The outer branches of the exit ramps are similar to a diamond interchange and ramp to ramp routing should be enabled if possible and legal. However, in many SPUIs such ramp to ramp routing is not possible:

SPUI outer branch.PNG

Where things get complicated is the inner branches leading to the single point. You need to avoid ramp-to-ramp in two directions and a reverse flow turn. Note: The ramp-to-ramp motion to facilitate a U-turn (the top left arrow in the image below) may or may not be allowed depending on the specific interchange. Please validate this turn.

SPUI inner branch.PNG

Luckily the entrance ramp restrictions are similar to the diamond interchange:

SPUI middle branch.PNG

If you were to look at all the restricted turns at once, you may get the false impression that something is very wrong. But as you now know, a SPUI has almost as many restricted turns as allowed ones.

SPUI disabled turns.PNG

Note on Elevation: The two surface street segments (between the outer ramps and connected to the single point) and the four ramp segments connected to the single point should all be the same level, either one higher or one lower than the elevation of the freeway segments above/below the single point.

Collector/distributor lanes

These are lanes parallel to, but physically separated from, the lanes of a Freeway that serve to keep merging traffic out of the flow of through traffic on the mainline freeway.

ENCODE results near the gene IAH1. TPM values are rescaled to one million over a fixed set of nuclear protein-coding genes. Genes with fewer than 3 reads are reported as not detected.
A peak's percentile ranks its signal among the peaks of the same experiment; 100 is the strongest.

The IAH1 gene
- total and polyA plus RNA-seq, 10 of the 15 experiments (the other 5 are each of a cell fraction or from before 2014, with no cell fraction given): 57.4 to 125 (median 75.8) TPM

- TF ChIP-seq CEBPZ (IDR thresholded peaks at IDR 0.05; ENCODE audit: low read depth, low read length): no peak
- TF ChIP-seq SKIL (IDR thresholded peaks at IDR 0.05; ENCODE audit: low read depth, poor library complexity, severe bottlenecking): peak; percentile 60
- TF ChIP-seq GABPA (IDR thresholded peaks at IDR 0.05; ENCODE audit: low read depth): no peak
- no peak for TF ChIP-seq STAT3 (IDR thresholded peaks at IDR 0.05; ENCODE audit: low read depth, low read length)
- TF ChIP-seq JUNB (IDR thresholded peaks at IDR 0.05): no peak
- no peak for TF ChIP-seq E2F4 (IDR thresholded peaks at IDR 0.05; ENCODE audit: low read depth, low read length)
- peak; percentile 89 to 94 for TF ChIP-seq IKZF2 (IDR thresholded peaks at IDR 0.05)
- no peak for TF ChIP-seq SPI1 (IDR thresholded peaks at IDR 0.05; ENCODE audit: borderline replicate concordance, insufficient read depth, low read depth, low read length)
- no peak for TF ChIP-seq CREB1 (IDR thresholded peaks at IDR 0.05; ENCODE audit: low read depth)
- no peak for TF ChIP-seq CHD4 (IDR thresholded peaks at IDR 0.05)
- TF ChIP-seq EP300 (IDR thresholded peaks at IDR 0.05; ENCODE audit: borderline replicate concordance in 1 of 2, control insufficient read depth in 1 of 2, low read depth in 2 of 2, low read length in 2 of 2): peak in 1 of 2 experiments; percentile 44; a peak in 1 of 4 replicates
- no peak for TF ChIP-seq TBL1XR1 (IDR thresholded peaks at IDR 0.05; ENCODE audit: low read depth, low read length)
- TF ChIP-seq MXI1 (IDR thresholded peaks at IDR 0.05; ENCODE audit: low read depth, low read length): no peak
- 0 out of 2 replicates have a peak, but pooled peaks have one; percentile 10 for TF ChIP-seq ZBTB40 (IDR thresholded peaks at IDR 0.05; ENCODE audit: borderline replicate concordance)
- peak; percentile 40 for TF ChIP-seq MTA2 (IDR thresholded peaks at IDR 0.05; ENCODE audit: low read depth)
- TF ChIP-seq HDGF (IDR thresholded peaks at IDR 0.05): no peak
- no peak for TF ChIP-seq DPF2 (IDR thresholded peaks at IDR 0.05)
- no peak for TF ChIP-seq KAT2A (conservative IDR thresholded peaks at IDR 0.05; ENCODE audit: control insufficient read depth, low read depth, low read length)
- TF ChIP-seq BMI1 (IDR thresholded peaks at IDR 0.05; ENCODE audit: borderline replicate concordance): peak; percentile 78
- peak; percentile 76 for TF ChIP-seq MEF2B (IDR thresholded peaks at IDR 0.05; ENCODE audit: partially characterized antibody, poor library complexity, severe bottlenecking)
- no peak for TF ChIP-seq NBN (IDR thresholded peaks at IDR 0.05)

Collector/distributor lanes serve as either:

  • some of the ramps in an interchange, or
  • local lanes in configurations with local-express lanes.


Collector/distributor interchange

Some interchange configurations make use of collector/distributor lanes to separate lower-speed merging traffic from high-speed through traffic. This is often used in cloverleaf interchanges and in groups of nearby exits.

Collector/distributor cloverleaf

This is a cloverleaf interchange that is connected to a collector/distributor instead of directly to the main roadway. Map collector-distributor cloverleaf ramps as you would any other ramp.

Jct fc cloverleaf bad.png

The detour prevention mechanism will discourage Waze from routing users onto the collector-distributor and back onto the freeway – as long as the street name on the freeway is the same before, throughout, and after the collector-distributor. Previously this feature was not available and the ramps were set up to restrict the through route. Some of these ramp configurations may still be set up that way, so they can now be configured as pictured above with the through route enabled.

Complex collector/distributor interchange

Collector-distributor lanes used in an interchange on I-81 in Christiansburg, Virginia (Exits 118A-B-C)

Where collector/distributor lanes are used as part of an interchange, use the  Ramp  type for the collector/distributor lanes. Name the ramp segments as you would any other ramp segment.

Ensure that a name on the Freeway segments is consistent before and after the collector/distributor lanes, so that the detour prevention mechanism will prevent Waze from routing users erroneously.

Local-express lanes

A local-express lane configuration on I-96 in Livonia, Michigan